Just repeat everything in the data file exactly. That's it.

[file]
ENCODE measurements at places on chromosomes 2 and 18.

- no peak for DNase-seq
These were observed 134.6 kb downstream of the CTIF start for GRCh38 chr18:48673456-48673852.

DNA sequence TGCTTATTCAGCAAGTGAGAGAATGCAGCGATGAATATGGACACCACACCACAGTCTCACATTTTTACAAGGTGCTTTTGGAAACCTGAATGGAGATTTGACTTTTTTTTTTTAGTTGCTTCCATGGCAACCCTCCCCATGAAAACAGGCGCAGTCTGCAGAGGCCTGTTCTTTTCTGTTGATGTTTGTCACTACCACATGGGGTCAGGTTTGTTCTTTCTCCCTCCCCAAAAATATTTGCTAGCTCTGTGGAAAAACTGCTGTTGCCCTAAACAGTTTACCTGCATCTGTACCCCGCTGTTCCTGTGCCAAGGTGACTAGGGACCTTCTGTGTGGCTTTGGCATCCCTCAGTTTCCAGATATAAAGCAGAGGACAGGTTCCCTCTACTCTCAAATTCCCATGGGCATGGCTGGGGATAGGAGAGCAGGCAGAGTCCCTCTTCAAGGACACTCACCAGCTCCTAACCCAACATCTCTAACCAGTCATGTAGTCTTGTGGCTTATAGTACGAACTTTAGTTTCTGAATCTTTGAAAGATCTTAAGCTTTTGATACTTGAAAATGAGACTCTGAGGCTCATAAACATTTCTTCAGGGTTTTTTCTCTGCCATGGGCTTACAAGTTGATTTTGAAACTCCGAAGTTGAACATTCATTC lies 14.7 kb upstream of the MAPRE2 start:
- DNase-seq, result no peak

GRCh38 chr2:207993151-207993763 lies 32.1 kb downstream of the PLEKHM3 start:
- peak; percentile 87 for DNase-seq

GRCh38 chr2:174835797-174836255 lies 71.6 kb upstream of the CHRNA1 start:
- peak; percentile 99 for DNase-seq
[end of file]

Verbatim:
ENCODE measurements at places on chromosomes 2 and 18.

- no peak for DNase-seq
These were observed 134.6 kb downstream of the CTIF start for GRCh38 chr18:48673456-48673852.

DNA sequence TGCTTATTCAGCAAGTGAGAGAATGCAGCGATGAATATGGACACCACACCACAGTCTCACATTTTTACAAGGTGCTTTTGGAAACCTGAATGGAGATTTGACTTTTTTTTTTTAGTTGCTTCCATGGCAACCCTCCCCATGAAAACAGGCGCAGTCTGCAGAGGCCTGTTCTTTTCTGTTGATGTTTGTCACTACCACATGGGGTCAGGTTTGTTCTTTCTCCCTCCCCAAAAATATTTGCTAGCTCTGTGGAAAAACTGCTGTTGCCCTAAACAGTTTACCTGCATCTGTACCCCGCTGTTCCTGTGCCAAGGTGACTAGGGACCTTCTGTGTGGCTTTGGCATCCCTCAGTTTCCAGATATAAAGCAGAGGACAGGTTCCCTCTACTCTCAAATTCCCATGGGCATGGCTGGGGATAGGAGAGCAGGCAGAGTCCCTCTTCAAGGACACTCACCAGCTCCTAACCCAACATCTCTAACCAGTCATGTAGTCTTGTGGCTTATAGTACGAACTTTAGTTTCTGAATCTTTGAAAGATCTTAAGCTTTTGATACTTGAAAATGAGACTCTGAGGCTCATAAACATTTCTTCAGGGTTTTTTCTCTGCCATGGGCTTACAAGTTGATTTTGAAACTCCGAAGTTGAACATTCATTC lies 14.7 kb upstream of the MAPRE2 start:
- DNase-seq, result no peak

GRCh38 chr2:207993151-207993763 lies 32.1 kb downstream of the PLEKHM3 start:
- peak; percentile 87 for DNase-seq

GRCh38 chr2:174835797-174836255 lies 71.6 kb upstream of the CHRNA1 start:
- peak; percentile 99 for DNase-seq